The worst answer negates not just the action, but the universe- if a player makes a statement (i.e. “you’re my grandma,”) that is establishing a FACT. To negate a fact is the same as saying “I don’t exist in the same universe as you,” or, alternatively, “your universe isn’t good enough for me.” This creates a disconnect between players, and an adversarial relationship- on a subconscious level, you’re not just competing, you’re playing two separate games.
Practical Applications: When Would I Ever Use This?
Brainstorm! – The most direct version of this is when brainstorming a new concept. When doing panels on collaborative fiction, I always advise people, write down EVERY idea, and don’t shoot anyone else down. It might seem like a bad idea to you, but everyone else might love it; or, what seems like a weak on idea on its own might be fantastic when coupled with an idea that comes later. If you start a brainstorm by saying “no, that’s stupid” to everyone else, the “storm” will fizzle in no time, with only the most aggressive and swaggering people contributing. Here are further examples:
Brainstorm: Campaign – Use this when setting up a campaign setting with the players. This is especially true of Fate games, which encourage collaborative world and character building. If you have a playful group, you might even play a round of the “Yes And” game, just to warm everyone up.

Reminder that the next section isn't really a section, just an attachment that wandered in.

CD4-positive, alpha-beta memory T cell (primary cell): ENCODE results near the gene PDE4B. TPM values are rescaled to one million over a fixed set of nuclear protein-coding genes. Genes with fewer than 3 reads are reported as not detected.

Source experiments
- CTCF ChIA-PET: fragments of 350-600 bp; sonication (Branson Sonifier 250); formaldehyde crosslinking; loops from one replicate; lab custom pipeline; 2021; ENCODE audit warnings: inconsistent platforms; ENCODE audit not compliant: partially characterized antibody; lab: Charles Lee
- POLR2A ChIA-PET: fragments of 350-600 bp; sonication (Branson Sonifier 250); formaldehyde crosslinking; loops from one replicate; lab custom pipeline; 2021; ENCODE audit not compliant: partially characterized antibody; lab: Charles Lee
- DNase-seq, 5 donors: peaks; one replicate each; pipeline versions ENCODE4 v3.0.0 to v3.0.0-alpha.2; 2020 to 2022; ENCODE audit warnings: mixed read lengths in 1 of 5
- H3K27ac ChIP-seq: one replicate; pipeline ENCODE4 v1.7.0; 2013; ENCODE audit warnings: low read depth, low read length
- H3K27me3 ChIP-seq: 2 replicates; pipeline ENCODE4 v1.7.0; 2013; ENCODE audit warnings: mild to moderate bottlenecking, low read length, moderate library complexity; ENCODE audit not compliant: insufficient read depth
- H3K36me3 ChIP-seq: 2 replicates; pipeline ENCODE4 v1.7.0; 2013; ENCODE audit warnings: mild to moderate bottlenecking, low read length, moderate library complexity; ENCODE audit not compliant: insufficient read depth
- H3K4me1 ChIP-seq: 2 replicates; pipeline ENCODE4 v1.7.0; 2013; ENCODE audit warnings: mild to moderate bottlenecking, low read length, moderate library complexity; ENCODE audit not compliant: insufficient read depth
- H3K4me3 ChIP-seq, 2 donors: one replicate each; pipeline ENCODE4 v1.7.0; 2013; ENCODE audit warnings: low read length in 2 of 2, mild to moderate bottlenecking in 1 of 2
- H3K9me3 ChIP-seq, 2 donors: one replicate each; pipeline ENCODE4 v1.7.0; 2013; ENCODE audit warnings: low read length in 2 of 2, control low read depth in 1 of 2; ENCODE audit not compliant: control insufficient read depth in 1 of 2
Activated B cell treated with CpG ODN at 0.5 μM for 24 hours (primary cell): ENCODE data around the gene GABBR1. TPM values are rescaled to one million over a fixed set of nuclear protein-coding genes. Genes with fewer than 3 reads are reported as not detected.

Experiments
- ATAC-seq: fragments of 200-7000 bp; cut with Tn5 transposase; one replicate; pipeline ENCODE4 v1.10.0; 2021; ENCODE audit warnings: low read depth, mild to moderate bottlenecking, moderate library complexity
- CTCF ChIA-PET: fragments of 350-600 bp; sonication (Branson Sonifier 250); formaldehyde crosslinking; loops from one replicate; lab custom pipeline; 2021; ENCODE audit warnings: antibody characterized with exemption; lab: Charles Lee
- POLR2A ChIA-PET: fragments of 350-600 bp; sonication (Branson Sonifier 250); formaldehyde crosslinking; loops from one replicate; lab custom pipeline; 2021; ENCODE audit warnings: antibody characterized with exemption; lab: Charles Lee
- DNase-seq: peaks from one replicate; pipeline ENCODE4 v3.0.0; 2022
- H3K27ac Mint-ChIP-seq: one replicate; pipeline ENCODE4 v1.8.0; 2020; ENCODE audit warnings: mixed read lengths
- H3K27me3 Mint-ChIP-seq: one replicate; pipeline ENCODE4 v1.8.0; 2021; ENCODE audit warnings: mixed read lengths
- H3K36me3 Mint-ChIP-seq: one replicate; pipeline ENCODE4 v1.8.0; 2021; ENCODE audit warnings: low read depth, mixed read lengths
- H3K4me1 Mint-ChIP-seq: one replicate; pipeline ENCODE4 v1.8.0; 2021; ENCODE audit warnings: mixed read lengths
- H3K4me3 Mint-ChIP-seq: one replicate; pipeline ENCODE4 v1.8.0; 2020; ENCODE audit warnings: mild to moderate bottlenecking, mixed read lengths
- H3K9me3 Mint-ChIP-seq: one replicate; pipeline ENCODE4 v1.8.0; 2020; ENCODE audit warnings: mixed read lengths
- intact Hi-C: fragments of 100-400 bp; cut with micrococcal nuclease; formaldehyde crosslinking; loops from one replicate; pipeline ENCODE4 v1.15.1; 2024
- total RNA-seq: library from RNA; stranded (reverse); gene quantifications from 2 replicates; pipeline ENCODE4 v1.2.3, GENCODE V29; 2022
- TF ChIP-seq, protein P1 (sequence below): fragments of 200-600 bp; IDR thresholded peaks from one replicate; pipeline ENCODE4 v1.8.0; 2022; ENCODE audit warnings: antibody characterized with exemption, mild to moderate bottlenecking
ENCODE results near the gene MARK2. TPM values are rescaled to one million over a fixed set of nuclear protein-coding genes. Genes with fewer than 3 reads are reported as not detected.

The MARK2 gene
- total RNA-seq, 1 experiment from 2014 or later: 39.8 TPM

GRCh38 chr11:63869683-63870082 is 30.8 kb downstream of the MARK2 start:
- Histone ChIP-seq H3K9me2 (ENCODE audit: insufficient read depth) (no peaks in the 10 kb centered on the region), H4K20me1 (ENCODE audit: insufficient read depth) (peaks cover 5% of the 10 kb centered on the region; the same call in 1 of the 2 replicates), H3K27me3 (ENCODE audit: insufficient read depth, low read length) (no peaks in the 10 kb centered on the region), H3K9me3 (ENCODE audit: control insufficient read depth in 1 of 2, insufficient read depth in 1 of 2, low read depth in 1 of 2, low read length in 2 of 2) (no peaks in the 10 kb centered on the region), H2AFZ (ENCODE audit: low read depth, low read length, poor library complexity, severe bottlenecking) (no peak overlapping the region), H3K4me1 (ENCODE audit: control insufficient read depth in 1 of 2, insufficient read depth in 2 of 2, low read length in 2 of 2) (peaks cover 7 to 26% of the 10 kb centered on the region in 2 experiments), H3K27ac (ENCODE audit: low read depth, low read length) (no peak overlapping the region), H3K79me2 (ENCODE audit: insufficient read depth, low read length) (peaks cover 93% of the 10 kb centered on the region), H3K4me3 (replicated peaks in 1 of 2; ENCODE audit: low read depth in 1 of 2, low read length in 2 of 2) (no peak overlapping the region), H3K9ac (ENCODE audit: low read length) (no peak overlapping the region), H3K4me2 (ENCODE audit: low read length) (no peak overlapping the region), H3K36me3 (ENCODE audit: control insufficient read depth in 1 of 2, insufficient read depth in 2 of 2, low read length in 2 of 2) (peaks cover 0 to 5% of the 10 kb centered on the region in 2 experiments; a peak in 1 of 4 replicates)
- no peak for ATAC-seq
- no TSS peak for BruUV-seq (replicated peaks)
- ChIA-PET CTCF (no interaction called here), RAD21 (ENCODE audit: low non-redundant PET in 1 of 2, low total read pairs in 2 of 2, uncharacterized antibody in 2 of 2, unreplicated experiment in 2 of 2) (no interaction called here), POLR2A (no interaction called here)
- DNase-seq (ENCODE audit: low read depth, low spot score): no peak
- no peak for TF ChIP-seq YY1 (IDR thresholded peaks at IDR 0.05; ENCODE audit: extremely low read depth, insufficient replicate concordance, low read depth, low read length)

Brainstorm: Establishing Facts – Even after the campaign is started, don’t be afraid to have the players held shape the world. If a player wants to try a magical ritual that is only loosely defined in a rulebook, before you tell them what’s required for the ritual, ask them; they might come up with something that’s not just fun, but sets a precedent for how magic works in the universe. Once again, Fate has a great precedence for letting players establish scene aspects whenever you come to a new setting- this is a great way to ease players into making small facts, without giving them the reins or throwing them in the deep end.
Brainstorm: Atomic Robo – I have yet to have the pleasure of trying it out in the flesh, but the Fate Core game Atomic Robo actually has a mechanic built around Brainstorming, as the various scientists deduct the origins of a threat and concoct a plan to defeat it. As written, the Brainstorming system is a little competitive, but for a twist, why not make it that the final solution has to be built on the ideas of ALL members present?
Adventures – The Yes And is also really important to keep in mind when running adventures. Whenever a player asks for permission to attempt something off of the beaten path, ask yourself: is my response negating the idea or Building on it? That’s not say that everything a player wants falls into their laps without a catch (some would reclassify this as “Yes, But,”); however, remember that the perfect story in your head isn’t a game, it’s a novel. A game requires collaborators, who are writing the story with you.